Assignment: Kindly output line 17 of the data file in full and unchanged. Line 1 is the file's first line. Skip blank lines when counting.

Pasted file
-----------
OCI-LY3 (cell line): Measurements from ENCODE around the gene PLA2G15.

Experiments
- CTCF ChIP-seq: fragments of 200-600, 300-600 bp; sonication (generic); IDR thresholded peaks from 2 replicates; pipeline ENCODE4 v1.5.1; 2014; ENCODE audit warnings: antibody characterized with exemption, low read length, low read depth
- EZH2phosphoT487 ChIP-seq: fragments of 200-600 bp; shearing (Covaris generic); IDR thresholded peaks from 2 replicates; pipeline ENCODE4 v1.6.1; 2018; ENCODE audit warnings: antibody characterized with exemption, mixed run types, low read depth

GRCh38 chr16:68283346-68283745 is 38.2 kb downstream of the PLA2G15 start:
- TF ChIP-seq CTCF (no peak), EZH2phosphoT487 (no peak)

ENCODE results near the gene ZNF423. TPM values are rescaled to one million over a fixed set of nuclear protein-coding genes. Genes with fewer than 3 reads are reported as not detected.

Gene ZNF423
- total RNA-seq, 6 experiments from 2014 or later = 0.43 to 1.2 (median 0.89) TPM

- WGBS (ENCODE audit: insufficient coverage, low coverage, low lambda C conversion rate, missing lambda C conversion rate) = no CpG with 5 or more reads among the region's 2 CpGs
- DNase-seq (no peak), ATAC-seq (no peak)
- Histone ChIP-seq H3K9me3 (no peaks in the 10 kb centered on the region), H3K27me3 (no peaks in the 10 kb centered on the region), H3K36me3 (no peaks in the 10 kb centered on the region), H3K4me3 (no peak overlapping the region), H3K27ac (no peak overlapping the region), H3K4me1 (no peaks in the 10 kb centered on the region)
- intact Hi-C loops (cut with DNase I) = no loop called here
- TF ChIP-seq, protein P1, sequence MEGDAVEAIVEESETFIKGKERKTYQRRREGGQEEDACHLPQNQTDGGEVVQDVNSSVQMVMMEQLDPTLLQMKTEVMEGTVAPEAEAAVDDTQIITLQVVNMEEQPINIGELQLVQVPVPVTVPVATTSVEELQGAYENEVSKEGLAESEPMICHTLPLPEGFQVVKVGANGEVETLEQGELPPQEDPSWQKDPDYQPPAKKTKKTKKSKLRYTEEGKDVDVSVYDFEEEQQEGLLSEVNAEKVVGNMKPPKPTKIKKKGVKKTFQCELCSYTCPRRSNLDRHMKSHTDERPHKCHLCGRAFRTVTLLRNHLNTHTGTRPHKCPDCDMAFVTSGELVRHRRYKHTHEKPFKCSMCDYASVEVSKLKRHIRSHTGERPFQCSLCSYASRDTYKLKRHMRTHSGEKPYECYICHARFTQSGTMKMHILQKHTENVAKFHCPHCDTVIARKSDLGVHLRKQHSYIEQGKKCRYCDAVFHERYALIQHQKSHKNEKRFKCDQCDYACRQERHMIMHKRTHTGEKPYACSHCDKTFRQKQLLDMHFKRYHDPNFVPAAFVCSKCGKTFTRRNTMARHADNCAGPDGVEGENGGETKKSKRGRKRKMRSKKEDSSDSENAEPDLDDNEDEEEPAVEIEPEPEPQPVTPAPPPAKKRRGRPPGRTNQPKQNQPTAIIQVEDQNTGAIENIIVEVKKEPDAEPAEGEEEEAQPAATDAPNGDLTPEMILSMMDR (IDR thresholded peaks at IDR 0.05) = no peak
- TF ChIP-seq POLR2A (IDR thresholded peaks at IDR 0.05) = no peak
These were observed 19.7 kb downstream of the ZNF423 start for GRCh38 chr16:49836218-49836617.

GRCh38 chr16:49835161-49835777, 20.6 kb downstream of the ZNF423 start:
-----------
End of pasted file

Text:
GRCh38 chr16:49835161-49835777, 20.6 kb downstream of the ZNF423 start: